A consultation has been launched on designs for three pocket parks in east Greenwich along Trafalgar Road.
It follows a separate consultation around five months ago on other changes along the road.
Funding comes from TfL “low emissions neighbourhoods” scheme. The irony of this being a short distance from a planned Ikea, Silvertown Tunnel, Cruise Liner terminal and numerous car-based retail parks is not lost on many.
But anyway, it’ll be a nice boost to Trafalgar Road which is’t the most attractive street in the world. It was always telling how the quality of street design and street furniture heavily dropped as soon as leaving tourist-heavy west Greenwich.
The pocket parks promise to bring more greenery.
One good option sees an open space created on Mell Street.
I’m not sure it’s a particularly radical change. Two out of three pocket parks are proposed for areas and former junctions where cars are already prevented from accessing Trafalgar Road such as Hoskins Street.
Should other junctions be included?
Instead of removing some street clutter and barriers under these plans Greenwich Council double-down and turn railings into solid walls.
There is a place for railings but the sheer number in east Greenwich is excessive (as in so many other areas).
Excessive railings are bad for cyclists (who can get trapped between them and traffic) as well as pedestrians, who are often corralled into crossing at designated crossings some way from the most direct routes and their presence has been shown to increase traffic speed as drivers psychologically feel a greater sense of separation from pedestrians and so increase speed.
That then makes any collisions occur at higher speed. Research showing this was a main cause in so many authorities removing them over the past decade, and very few are used in other developed nations. But as we’ve seen, Greenwich Council are often operating to 30 year old design guidance.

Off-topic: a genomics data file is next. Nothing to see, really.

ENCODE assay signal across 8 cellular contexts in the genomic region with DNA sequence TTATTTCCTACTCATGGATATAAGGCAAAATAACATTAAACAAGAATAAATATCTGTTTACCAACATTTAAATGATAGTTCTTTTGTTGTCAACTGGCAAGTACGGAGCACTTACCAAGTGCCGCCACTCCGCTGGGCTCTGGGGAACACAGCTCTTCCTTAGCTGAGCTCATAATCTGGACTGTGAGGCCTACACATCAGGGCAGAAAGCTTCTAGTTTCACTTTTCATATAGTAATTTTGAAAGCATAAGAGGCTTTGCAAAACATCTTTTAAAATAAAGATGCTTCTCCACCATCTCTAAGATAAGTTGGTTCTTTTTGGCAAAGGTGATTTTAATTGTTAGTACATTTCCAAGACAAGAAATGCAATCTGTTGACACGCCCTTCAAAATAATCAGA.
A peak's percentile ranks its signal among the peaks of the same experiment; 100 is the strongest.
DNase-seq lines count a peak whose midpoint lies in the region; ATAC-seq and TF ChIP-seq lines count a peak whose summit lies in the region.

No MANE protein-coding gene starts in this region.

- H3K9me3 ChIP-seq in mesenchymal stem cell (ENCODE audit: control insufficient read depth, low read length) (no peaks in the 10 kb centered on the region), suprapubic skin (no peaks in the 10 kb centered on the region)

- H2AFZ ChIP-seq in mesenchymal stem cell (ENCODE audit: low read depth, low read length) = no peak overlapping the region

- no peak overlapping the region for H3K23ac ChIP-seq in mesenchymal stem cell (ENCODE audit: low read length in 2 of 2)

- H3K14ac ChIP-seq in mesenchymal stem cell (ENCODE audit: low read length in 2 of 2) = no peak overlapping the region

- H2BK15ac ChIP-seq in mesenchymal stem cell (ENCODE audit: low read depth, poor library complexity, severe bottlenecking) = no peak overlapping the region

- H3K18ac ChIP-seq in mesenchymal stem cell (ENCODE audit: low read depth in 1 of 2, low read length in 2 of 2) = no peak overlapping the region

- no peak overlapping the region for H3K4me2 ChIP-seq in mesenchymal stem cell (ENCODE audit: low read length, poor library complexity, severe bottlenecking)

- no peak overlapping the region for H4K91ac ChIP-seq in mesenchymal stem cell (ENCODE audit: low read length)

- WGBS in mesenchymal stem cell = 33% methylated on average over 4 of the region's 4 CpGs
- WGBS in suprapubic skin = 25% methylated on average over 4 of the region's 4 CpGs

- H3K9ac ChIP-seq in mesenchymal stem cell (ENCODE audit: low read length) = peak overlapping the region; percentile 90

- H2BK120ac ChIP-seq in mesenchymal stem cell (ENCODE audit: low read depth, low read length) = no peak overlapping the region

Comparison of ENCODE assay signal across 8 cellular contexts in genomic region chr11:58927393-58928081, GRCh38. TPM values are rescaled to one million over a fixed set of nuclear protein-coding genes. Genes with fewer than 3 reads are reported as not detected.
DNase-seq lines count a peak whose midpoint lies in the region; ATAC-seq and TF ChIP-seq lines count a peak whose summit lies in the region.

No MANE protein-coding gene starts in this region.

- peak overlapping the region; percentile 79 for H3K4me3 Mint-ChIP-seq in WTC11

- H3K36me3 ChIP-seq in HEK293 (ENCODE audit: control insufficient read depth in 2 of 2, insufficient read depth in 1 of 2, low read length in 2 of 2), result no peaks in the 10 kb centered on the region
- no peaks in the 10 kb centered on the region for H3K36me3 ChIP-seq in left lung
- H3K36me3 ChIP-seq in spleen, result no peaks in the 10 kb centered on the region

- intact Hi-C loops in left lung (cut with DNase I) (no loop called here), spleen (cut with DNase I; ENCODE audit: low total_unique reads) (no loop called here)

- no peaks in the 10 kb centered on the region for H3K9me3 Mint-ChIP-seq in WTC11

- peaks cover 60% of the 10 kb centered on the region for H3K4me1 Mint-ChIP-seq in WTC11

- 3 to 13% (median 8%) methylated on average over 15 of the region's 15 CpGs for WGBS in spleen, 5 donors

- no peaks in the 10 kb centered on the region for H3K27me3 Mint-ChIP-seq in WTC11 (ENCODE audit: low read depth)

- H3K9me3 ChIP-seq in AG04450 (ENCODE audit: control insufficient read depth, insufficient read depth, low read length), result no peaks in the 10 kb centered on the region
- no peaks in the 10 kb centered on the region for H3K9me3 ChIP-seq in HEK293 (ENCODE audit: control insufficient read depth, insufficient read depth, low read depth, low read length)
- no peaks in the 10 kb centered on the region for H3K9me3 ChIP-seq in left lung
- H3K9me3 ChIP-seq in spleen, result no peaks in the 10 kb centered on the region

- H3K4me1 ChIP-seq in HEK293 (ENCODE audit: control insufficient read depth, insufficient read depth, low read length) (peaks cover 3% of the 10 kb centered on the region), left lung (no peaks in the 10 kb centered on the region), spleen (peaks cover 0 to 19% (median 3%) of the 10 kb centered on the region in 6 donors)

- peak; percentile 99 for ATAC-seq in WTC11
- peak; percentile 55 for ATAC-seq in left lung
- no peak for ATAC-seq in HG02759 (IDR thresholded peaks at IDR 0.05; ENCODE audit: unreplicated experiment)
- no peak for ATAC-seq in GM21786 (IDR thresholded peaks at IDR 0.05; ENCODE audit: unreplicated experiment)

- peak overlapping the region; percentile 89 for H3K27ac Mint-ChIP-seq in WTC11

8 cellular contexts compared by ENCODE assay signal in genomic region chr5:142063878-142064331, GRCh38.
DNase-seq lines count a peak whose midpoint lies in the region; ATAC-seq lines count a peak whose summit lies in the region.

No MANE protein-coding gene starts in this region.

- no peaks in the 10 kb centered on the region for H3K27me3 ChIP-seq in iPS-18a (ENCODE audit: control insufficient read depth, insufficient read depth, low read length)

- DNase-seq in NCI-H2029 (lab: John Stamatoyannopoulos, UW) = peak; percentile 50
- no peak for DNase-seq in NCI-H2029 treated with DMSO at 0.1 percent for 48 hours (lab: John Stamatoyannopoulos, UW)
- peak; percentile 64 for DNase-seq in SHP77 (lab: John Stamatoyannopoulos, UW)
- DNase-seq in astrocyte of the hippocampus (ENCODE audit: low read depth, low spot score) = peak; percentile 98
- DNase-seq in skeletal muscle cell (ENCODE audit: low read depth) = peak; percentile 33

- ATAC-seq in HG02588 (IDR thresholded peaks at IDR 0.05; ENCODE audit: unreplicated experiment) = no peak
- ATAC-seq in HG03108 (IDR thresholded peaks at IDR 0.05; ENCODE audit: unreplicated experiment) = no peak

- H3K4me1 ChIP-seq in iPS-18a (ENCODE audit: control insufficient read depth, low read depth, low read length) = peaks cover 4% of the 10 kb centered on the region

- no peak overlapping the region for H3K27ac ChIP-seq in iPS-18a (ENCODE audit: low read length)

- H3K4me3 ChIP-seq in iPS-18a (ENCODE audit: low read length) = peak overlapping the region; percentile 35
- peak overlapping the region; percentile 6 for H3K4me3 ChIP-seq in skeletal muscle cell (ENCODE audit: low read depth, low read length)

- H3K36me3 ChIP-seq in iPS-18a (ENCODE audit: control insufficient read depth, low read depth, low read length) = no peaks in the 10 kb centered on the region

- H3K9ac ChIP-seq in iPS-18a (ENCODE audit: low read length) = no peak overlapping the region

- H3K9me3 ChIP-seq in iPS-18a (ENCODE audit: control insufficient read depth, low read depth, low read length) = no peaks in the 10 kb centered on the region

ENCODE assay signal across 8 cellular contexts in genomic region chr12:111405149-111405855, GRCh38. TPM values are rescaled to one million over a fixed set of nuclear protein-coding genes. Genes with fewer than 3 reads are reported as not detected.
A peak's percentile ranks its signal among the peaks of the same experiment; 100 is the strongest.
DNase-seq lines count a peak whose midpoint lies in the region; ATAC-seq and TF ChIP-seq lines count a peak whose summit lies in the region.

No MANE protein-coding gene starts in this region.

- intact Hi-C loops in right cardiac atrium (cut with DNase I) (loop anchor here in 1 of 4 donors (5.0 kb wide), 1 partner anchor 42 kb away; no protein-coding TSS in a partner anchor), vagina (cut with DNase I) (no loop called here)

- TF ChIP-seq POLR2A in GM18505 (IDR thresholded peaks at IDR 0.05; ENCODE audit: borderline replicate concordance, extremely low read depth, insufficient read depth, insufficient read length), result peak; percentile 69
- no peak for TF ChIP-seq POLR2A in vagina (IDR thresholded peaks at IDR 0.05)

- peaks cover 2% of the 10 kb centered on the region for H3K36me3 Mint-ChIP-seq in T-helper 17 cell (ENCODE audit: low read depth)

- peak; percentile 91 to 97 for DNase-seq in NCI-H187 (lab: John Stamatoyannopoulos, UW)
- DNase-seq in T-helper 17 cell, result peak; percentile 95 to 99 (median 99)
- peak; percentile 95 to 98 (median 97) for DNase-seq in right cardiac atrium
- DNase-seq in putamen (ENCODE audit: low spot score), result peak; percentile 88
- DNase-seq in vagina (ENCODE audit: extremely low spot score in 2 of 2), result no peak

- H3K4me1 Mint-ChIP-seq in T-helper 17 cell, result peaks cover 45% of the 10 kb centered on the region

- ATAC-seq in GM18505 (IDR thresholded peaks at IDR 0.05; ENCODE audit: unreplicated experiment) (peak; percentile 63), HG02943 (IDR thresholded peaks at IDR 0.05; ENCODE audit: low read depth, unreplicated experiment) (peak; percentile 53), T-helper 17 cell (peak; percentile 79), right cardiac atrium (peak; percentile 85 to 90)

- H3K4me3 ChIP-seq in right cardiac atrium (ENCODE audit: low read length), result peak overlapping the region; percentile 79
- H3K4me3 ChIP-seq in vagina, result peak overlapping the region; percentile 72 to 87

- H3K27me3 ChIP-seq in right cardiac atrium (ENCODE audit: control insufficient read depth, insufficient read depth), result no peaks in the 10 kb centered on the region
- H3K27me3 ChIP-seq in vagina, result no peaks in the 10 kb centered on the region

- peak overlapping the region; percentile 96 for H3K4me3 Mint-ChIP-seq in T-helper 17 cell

Not to mention that there presence on narrow paving often takes away a sizable amount of paving “real estate” which makes navigating streets harder for those in wheelchairs or simply slows down movement on busy streets.
Then there’s the simple case of them being ugly. There’s some great buildings on Trafalgar Road obscured behind all sorts of street clutter.
An uglier street is a street where some residents take less pride, less people want to visit and businesses suffer for that.
One other potential issues is substantial raised planters shown in renders. Nothing wrong in theory yet the record of maintenance is not good. And materials are often used for side walls which easily stain.
If local groups are consulted throughout, such as EGRA, that would help long term maintenance.
So we can expect some improvements and more greenery which is very welcome but many of the fundamental issues with the street, like so many across Greenwich borough, are seemingly not being tackled. It’s a bit of light tinkering which lacks boldness and is still reliant on dated thinking.
You can comment here. Seeing online consultations such as however this is very welcome and a thumbs up to Greenwich Council for doing them.